concluding that to determine legislative intent court must first review statute's languageSummary of this case from Arizona State Democratic Party v. State
September 16, 1993.
Appeal from the Superior Court of Maricopa County, No. CV 87-17569, E.G. Noyes, Jr., J.
Grant Woods, Atty. Gen. by Joe Acosta, Jr., Asst. Atty. Gen., Phoenix, for defendant/appellee/cross-appellant.
Snell Wilmer by Lonnie J. Williams, Jr. and Jeffrey Messing, Phoenix, for plaintiff/appellant/cross-appellee.
This case arises from two separate condemnation proceedings, consolidated for trial, between the State of Arizona and Calmat of Arizona. We granted the state's cross-petition for review under rule 23, Arizona Rules of Civil Appellate Procedure, regarding one of these proceedings. The relevant proceeding involves the state's appropriation of 2 parcels of Calmat's land near Interstate 10 (I-10) and 24th Street in Phoenix. The issue is:
Where physical entry precedes the filing of a summons in an inverse condemnation case, should the date of valuation be the date of the physical entry or the later date that the summons is filed and the legal proceedings instituted?
We have jurisdiction pursuant to Ariz. Const. art. 6, § 5( 3), and A.R.S. § 12-120.24.
FACTUAL AND PROCEDURAL BACKGROUND
Calmat's inverse condemnation action stems from the state's efforts to acquire its property. The state, planning to widen an I-10 bridge, filed a condemnation action in Superior Court (C-557965) on October 11, 1985. In December 1985, the state posted a bond, obtained an order of immediate possession, and erected permanent structures on the property, but took no further action to bring the case to trial. On November 5, 1986, the condemnation action was dismissed for failure to prosecute. The state filed a motion to reinstate its condemnation action on August 7, 1987, and the motion was denied on September 11, 1987. No appeal was taken.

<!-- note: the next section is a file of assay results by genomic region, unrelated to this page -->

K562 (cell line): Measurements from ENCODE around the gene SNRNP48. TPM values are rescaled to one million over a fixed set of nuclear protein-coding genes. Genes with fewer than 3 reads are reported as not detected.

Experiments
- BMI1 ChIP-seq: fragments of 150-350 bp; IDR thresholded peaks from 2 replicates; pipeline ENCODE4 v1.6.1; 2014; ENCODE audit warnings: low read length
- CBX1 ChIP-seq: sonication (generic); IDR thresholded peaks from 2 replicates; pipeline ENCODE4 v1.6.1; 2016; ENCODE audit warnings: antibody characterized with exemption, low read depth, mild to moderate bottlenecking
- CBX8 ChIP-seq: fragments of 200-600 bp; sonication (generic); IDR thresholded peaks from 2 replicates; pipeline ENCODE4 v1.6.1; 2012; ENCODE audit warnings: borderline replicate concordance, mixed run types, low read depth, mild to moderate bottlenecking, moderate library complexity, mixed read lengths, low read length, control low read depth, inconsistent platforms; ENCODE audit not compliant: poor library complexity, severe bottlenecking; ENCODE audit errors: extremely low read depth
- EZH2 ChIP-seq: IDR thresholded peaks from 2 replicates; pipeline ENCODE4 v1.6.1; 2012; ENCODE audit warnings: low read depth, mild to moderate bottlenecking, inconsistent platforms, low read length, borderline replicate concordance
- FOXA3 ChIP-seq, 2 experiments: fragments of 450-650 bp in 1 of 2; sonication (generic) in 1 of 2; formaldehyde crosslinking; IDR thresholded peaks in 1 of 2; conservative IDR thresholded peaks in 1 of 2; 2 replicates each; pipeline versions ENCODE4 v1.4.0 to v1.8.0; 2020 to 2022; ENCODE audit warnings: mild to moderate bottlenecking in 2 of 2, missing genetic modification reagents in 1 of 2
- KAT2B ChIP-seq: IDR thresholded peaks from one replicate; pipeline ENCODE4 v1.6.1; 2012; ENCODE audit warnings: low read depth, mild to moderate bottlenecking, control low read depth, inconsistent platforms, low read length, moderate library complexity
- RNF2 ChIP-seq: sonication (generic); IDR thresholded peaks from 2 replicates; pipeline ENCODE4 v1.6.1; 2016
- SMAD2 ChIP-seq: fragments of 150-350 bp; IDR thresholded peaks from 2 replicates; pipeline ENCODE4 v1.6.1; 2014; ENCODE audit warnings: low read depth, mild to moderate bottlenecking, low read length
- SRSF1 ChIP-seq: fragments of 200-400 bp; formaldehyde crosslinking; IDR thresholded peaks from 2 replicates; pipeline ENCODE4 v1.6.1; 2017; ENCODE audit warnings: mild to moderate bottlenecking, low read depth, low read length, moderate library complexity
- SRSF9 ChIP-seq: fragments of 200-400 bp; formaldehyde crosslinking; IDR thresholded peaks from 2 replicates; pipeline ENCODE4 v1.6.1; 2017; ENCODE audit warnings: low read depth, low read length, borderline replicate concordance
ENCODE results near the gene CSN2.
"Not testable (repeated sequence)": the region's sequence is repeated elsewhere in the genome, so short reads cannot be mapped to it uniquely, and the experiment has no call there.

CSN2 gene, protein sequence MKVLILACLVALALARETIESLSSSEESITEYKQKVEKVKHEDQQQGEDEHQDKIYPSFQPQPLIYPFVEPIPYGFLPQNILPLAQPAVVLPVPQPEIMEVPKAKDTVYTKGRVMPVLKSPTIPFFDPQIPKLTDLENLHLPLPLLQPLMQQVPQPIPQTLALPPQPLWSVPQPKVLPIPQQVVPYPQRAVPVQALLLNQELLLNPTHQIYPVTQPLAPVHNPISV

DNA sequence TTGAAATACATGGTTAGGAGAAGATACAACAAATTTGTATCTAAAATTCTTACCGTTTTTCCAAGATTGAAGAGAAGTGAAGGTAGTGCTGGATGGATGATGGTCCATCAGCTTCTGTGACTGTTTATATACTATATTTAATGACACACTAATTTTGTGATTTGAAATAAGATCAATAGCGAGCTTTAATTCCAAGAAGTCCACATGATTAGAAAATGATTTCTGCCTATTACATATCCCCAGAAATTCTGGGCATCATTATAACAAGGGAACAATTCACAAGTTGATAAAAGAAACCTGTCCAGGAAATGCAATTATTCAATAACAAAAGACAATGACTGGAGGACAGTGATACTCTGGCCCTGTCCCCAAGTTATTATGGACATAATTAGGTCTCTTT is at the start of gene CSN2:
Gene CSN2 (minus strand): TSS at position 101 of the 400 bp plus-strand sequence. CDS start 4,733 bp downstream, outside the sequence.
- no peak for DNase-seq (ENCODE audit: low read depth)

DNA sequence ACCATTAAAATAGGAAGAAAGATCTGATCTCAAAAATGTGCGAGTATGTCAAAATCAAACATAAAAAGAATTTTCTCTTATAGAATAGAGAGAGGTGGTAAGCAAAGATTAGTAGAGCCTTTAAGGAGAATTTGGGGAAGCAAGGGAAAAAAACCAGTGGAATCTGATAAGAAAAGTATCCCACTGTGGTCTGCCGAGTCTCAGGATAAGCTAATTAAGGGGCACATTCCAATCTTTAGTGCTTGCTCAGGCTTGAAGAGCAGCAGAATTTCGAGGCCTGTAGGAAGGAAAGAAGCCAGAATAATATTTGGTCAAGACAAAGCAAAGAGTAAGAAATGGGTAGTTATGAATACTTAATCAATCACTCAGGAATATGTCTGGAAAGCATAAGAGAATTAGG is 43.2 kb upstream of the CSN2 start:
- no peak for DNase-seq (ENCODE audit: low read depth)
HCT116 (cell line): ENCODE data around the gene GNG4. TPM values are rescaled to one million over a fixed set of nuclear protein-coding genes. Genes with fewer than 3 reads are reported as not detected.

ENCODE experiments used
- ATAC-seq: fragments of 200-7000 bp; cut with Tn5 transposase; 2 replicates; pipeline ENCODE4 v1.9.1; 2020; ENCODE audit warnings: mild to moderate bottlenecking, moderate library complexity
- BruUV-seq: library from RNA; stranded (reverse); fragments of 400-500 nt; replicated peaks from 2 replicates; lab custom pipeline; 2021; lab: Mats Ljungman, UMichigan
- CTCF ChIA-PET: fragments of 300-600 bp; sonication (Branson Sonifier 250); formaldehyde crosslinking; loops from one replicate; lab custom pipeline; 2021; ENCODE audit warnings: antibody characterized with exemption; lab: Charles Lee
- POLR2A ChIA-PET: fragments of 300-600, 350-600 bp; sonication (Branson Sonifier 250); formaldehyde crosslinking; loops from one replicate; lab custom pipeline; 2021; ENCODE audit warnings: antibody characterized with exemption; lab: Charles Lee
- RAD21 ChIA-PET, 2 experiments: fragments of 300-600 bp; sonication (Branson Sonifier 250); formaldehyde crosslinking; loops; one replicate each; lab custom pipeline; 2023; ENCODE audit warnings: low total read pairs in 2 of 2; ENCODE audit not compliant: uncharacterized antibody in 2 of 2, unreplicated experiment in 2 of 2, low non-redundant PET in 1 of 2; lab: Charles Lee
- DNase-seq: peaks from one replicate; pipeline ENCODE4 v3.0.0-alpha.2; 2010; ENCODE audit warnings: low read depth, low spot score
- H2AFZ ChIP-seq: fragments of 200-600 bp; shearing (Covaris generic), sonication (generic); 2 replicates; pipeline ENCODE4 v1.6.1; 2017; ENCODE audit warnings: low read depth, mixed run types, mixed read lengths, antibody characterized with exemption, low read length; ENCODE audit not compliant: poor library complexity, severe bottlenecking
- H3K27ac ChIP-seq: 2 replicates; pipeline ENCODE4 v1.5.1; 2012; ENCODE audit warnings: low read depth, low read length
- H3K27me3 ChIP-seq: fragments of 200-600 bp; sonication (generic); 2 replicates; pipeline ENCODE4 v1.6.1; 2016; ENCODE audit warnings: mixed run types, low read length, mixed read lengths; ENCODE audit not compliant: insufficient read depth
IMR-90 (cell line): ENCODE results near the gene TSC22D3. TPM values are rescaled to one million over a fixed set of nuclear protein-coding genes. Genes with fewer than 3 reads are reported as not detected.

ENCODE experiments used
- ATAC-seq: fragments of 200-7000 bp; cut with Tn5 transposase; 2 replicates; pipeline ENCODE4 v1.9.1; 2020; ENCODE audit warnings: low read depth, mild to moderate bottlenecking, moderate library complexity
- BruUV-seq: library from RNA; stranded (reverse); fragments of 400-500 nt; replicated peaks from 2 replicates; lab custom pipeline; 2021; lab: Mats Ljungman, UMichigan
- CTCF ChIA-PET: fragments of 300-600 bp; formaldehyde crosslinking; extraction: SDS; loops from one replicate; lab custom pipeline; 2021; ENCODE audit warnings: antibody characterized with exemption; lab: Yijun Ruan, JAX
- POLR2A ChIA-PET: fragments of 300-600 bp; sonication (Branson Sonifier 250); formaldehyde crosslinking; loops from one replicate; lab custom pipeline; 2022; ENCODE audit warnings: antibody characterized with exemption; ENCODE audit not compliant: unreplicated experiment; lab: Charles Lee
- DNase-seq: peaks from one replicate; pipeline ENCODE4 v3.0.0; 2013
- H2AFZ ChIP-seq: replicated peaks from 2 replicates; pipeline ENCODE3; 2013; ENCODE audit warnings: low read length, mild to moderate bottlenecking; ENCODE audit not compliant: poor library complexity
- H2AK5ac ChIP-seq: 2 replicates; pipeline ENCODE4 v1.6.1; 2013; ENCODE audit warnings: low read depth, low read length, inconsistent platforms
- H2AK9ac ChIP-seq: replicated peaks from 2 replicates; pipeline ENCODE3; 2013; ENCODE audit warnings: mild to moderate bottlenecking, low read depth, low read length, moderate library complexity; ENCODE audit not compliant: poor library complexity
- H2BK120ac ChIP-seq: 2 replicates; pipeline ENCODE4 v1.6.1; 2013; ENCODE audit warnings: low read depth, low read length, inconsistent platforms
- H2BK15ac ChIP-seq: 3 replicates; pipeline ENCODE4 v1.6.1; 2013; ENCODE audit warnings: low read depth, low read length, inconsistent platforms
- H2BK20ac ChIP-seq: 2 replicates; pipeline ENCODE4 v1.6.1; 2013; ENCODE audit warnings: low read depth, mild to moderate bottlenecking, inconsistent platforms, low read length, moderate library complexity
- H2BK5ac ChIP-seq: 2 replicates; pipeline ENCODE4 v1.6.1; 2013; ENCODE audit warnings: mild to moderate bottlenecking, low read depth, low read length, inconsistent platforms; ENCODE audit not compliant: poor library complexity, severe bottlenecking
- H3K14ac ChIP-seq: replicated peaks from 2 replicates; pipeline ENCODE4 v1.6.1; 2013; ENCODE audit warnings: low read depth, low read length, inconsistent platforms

In late June 1987, Calmat filed an inverse condemnation action (CV 87-17569) seeking compensation for its property. Calmat argued, in a motion in limine, that the property should be valued as of the summons' date in the inverse condemnation action. Calmat relied on A.R.S. § 12-1123(A), which provides:
For the purpose of assessing compensation and damages, the right to compensation and damages shall be deemed to accrue at the date of the summons, and its actual value at that date shall be the measure of compensation and damages.
The state argued that § 12-1123(A) was a direct condemnation statute and did not apply to an inverse condemnation action. It therefore contended that the property should be valued as of the date the state entered the property. The trial court ruled that § 12-1123, a general condemnation statute, presumptively applied to inverse condemnation actions and set the valuation date as of June 25, 1987, the summons' date in the inverse condemnation action.